DCMS blog

Recognising inspirational women

by

Maria Miller

Maria Miller was appointed as Secretary of State for Culture, Media and Sport in September 2012.

In the month that we mark the centenary of Emily Wilding Davison’s death and everything she and her fellow suffragettes fought for, it is vital that we recognise the many inspirational women in our history in the same way that we recognise the leading male figures of the past.


The current debate around the decision by the Bank Of England to replace social reformer Elizabeth Fry with Sir Winston Churchill on our £5 notes is an interesting one, and one which I know has evoked some very strong views.

Inspirational figures


The Bank of England has pictured British personalities on the back of its bank notes since 1970 and the previous 15 eminent figures chosen have included the composer Sir Edward Elgar, scientist Michael Faraday and writer Charles Dickens. Of course there has been a constant female presence on our coins and banknotes in the form of Her Majesty Queen Elizabeth II; for some fifty-odd years she has been pictured on our currency and the currencies of many Commonwealth countries around the world. But, otherwise we cannot fail to note that only two, Elizabeth Fry and Florence Nightingale, have been women.

Notable achievements


Florence Nightingale, appeared on the back of £10 notes between 1975 until 1992 accompanied by a scene showing her tending the wounded soldiers in Scutari. And Elizabeth Fry has been depicted on the reverse of £5 notes since 2001. She is shown reading to prisoners at Newgate Prison. The design also incorporates a key, representing the key to the prison which was awarded to Fry in recognition of her work. Our past is full of amazing women who have achieved incredible things such as Dorothy Hodgkin, who won the 1964 Nobel Prize in Chemistry. Or Clementine Churchill, for her work supporting the YWCA and the Red Cross during World War II.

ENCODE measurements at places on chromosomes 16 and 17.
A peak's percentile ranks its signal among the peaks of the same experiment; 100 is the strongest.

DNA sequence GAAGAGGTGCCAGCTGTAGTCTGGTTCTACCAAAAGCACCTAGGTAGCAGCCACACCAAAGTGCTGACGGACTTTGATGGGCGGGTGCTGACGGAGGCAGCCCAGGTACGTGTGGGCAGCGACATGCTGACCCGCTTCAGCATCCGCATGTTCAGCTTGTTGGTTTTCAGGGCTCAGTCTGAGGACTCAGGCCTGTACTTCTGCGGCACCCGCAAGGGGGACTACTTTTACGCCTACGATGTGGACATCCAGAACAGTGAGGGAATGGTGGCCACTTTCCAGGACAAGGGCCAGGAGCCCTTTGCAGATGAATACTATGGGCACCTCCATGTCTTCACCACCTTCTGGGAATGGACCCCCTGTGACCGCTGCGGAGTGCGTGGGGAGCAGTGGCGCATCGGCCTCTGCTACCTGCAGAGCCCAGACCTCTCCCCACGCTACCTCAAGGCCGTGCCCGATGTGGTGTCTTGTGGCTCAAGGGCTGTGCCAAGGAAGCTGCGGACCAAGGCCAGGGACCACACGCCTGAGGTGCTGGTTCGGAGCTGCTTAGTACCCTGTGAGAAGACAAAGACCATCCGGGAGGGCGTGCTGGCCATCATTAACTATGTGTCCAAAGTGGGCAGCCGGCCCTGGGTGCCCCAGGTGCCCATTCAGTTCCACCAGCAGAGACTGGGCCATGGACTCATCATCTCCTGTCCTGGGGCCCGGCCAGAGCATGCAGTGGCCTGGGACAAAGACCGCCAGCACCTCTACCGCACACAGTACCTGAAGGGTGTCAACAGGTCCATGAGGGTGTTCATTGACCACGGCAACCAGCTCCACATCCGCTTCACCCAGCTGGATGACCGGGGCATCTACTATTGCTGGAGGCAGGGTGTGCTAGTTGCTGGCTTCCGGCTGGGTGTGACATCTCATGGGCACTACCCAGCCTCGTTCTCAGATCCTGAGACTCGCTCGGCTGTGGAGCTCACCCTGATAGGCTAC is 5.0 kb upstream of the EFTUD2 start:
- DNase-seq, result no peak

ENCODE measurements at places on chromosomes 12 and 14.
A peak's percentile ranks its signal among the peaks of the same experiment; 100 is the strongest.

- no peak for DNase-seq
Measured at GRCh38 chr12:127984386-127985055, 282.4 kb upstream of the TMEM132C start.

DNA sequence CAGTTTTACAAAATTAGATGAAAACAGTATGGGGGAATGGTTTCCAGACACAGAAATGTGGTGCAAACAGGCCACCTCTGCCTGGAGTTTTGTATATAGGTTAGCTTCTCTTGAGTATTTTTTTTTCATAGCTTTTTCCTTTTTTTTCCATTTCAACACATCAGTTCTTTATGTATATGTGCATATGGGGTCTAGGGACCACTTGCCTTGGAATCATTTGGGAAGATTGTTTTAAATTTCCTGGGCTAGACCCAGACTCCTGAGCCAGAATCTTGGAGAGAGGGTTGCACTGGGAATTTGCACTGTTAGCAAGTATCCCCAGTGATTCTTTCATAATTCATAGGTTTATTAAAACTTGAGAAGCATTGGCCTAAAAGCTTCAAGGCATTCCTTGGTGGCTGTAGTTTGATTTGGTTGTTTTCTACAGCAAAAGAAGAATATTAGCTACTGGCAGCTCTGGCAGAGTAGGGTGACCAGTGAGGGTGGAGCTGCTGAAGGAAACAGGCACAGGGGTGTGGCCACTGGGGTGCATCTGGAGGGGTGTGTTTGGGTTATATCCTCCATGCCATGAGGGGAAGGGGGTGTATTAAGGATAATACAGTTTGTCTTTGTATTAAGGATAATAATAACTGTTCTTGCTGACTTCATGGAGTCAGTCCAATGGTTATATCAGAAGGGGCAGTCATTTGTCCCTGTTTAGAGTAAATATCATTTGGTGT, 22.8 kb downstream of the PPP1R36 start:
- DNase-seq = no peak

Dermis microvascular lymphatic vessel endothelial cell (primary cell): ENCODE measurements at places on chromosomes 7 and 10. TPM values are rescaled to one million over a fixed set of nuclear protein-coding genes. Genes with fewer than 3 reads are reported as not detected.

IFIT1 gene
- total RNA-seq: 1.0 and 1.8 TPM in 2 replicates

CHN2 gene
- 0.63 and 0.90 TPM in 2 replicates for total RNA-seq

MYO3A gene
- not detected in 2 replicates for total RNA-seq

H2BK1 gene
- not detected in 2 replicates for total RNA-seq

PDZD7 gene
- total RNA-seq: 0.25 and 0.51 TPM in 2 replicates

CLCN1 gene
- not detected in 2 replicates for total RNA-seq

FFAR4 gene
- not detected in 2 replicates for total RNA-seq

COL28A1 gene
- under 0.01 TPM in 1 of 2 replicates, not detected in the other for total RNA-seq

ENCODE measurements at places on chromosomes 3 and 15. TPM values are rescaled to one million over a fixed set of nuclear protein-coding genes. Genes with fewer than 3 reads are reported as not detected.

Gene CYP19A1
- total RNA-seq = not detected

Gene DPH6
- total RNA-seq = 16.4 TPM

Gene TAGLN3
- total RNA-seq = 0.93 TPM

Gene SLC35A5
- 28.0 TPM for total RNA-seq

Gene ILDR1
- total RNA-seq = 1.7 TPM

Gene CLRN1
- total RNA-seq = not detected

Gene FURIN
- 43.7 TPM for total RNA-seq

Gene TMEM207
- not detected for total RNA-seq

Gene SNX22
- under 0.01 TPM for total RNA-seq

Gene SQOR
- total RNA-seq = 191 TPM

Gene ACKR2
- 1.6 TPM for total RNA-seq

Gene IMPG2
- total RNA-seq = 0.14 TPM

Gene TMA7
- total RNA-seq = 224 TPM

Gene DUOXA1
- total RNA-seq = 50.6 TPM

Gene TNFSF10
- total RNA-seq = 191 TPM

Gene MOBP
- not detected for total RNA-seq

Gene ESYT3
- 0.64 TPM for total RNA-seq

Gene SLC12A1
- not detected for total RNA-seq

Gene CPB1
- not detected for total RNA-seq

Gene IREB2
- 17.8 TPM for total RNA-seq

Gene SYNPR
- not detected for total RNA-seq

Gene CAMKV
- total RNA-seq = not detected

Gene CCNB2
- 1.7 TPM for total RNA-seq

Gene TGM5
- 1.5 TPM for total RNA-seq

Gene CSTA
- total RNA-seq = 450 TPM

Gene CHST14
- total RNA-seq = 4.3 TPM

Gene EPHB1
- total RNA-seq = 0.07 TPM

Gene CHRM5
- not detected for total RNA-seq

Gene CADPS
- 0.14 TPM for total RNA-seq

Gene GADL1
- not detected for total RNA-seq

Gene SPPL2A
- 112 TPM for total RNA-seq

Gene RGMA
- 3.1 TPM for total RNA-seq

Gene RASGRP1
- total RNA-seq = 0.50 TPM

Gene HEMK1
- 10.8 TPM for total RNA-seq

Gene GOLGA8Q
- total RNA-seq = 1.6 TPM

Celebrating the contributions of women


Women are vital to the economic health of our country and we need to ensure we are making full use of their talents and skills. That’s why I and my colleagues across Whitehall are focused on removing the barriers that prevent women from getting ahead in life and at work. A crucial part of that must be ensuring that we have inspirational role models and that they are recognised. We have some incredible contemporary role models in the many successful women who are making their mark in sectors like science, business and education. But historical role models are important too – to remind us of how far we have come, and to remind us of what we can achieve.
It is obviously a decision for the Bank of England who they put on the back of a £5 or any other note, but I very much welcome the news this week that the Bank of England will consider replacing Charles Darwin with the author Jane Austen on the £10 note. That said, I would still urge them to ensure that they play their part in shining a light on the successful female figures – to help inspire the next generation of women to achieve their full potential, and create the role models of the future.

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